Despite this, the web has undoubtedly produced a certain feeling of empowerment for many of its users, the tangible effects of which should not be dismissed lightly. Think of Jeff Jarvis and his ‘Consumer Reports of the people.’ Here, perhaps, is criticism in its rawest form. The capacity to say, this sucks, and have others pay heed. ‘On the Internet,’ the New York Times recently declared, ‘everyone is a critic.’
In 1997, James Berardinelli – the subject of an L.A. Times’ article entitled ‘In Online World, Everyone Can Be A Critic’ – had to actively choose to start his ReelViews film review website. Today, we can scarcely get in a cab, buy a toaster, or use a public convenience without having our opinion of the experience demanded of us by some web-enabled device or other. This development was already somewhat anticipated by the critic Armond White’s 1989 suggestion that ‘in the future, everyone will be film critics’ – a statement almost perfectly reproduced (while given new resonance in the social media age) in a post on Twitter by another critic, Ryan McGee, on the ninth of July, 2015. ‘In the future,’ he wrote, ‘everyone will be an online TV/ film critic for fifteen minutes each night after their actual bill-paying job.’ If this is beginning to sound like a Philip K. Dick novel, surely one of the oddest things about McGee’s tweet is that he continues to project into the future what, as a Twitter user, he must already be witnessing on a nightly basis.
I shan’t, for the time being at least, be wringing my professional critic’s hands over what this means for the sanctity and security of my job. I merely question to what extent this is a phenomenon strictly limited to the present. Thurston Moore had already spoken of the attempts to establish samizdat forms of media in the punk era of late 70s New York. Arriving in the city in 1976, Moore would have encountered a blossoming profusion of unofficial communication channels in the form of flyers, posters, and fanzines, cheaply photocopied, wallpapering the downtown streets or handed out at gigs. Xerography, that seemingly most bureaucratic of inventions, became what Kate Eichhorn has called ‘the Trojan horse of the punk movement.’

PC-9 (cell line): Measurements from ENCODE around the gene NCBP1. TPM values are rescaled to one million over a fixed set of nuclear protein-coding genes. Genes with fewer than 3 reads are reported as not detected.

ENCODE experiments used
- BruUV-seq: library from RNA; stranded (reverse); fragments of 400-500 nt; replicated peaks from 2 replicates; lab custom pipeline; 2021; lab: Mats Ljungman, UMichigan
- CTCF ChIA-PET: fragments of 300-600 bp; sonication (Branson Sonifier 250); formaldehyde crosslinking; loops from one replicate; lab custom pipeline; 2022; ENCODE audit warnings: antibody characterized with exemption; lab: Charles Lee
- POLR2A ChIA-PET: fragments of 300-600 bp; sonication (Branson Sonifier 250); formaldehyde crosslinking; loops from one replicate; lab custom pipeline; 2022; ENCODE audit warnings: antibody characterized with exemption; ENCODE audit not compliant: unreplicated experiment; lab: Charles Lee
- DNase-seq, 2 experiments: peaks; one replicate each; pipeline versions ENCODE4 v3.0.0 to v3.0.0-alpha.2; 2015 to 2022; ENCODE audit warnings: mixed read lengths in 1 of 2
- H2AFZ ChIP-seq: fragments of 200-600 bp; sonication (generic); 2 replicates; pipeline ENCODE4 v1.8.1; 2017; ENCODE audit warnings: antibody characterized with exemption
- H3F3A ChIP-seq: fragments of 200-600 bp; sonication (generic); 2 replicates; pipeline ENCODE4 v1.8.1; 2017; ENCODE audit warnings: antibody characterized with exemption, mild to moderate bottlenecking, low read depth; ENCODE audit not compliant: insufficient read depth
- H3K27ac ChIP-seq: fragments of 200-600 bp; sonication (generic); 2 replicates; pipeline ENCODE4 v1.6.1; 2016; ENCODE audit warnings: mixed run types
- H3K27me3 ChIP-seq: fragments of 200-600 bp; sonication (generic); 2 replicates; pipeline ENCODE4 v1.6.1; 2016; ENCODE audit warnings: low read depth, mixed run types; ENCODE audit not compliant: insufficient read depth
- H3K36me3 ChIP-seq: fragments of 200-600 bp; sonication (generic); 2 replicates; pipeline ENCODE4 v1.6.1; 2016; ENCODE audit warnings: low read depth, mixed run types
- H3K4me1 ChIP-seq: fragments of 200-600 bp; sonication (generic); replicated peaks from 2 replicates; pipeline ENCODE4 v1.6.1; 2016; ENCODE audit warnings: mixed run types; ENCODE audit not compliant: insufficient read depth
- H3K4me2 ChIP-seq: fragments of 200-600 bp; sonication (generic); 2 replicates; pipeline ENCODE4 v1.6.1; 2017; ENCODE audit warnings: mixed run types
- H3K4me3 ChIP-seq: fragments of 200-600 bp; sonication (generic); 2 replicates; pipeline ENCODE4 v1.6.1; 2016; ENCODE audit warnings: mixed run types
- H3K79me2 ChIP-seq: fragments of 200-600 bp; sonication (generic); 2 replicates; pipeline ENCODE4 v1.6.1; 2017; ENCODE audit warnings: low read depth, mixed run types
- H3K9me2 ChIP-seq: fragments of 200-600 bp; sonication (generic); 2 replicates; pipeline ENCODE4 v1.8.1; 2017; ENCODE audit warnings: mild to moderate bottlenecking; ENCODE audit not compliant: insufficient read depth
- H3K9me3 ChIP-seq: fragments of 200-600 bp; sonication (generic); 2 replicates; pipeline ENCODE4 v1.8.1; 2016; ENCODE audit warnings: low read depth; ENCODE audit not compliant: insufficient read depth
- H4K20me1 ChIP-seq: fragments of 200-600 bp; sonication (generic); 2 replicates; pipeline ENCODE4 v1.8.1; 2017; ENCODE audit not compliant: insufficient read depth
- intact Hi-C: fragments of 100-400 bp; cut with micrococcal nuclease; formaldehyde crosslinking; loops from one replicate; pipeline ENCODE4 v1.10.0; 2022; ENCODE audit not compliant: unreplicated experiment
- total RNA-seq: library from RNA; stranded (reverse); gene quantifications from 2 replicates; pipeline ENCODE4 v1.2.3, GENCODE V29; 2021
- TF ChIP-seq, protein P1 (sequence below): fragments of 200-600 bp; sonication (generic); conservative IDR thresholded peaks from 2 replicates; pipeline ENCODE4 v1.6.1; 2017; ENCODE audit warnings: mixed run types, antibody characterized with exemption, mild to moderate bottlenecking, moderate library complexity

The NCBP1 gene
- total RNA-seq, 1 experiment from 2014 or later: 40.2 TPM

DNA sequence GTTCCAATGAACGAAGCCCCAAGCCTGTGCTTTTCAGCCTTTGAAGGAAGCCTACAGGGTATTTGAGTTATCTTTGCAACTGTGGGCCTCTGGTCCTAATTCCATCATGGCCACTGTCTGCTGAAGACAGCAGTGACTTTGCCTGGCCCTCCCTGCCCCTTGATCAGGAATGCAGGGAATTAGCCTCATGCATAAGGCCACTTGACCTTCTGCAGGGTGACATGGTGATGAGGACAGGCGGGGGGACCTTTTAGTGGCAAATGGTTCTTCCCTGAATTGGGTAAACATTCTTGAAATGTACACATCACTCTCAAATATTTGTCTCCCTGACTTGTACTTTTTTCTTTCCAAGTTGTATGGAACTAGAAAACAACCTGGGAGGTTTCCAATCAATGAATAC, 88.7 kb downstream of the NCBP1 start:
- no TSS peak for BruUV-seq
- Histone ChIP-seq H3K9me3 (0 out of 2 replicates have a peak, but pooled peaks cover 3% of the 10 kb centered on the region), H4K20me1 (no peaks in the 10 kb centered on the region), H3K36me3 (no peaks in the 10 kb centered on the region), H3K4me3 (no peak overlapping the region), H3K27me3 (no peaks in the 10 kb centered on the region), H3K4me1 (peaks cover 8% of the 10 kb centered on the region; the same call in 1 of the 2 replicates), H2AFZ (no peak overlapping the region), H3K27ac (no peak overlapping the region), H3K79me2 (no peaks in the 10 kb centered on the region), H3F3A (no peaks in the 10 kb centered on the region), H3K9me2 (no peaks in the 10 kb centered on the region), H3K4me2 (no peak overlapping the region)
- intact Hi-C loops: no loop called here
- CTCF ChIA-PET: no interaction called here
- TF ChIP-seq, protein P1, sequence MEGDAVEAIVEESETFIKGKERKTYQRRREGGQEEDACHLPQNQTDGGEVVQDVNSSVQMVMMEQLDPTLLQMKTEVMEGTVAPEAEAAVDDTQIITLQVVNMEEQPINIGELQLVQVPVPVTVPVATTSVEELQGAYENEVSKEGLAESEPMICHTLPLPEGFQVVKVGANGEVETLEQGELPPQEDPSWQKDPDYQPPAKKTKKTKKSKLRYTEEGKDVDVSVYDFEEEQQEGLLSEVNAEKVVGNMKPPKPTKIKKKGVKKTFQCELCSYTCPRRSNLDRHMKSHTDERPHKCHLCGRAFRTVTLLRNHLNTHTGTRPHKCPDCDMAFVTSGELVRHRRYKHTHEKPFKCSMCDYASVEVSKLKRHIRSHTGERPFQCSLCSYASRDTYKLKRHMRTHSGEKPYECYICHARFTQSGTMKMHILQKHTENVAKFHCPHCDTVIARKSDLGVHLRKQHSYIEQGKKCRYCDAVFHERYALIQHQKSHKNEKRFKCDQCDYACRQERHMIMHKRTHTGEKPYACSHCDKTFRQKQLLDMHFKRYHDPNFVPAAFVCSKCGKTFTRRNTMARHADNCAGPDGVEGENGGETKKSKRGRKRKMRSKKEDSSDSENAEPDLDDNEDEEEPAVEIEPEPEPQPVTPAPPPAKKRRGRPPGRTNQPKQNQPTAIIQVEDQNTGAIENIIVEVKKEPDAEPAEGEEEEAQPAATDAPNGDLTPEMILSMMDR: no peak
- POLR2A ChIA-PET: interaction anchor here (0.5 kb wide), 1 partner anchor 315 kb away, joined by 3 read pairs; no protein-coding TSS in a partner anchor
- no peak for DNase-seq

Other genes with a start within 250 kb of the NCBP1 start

As Eichhorn argues in her recent book Adjusted Margin, photocopying provided the perfect technology for left field artists and activists in the 70s and 80s due to the easy availability of low-cost copy shops, the perfect anonymity of such institutions, and the lack of any trace or master copy left by the reproduction process in the machine itself. In contradistinction to the net (after the revelations of Edward Snowden), nobody at the copy shop knows you are a dog. At least, no post-facto metadata analysis could prove it. Photocopying was cheap, fast, and—for a while—close to ubiquitous. By the time Courtney Love formed her band, Hole, in 1989, there was a remarkably resilient network of ’zine producers around the world, exchanging their wares by mail, at gigs, and through independent record stores.
Though you might search for antecedents in the amateur press associations of the late nineteenth and early twentieth centuries (of which a young H.P. Lovecraft was a member), the origins of the fanzine movement inherited by punk lie in the cloistered world of science fiction fandom. The very term ‘science fiction’ was invented by a Luxembourgian expat in New York named Hugo Gernsback. An inventor and entrepreneur by trade, he arrived at the publishing industry from a background selling radio parts to hobbyists. His first magazines were little more than catalogs that only gradually introduced more and more editorial content.
With his Amazing Stories, from April 1926, he produced the very first regular journal devoted to the field he first dubbed ‘scientifiction’. Evidently quite unprepared for the flood of enthusiasm for his new publication, Gernsback soon found himself inundated with appreciative letters from his readers. From January 1927, he began to publish these letters in a new ‘Discussions’ column in the magazine itself, playing host to sometimes lengthy debates on the merits and scientific plausibility of the stories he printed. From the beginning of the following year, he began to print not just the letter with the correspondent’s name and home town, but also their actual home address. This may seem like a small step, but its effect was profound. It allowed the readers to correspond with each other by mail, independent of Gernsback’s editorial eye.
Almost immediately, the first scientifiction fanclubs started emerging, actively encouraged by Gernsback himself in the pages of his magazine. As Aubrey MacDermott, founder of one of the earliest such groups, recalled in a letter to fanzine writer Andy Porter in 1990, upon picking up the new Amazing Stories in the spring of 1928, he discovered ‘Gernsback had something new. He printed names and addresses of correspondents. I had for years been writing to authors and now I could write to fans. When I returned to East Oakland in April 1928, the first thing I did was to contact fans, Clifton Amsbury in Berkeley, Louis Smith in East Oakland, and Lester Anderson in Hayward. That was the start of our fan club.’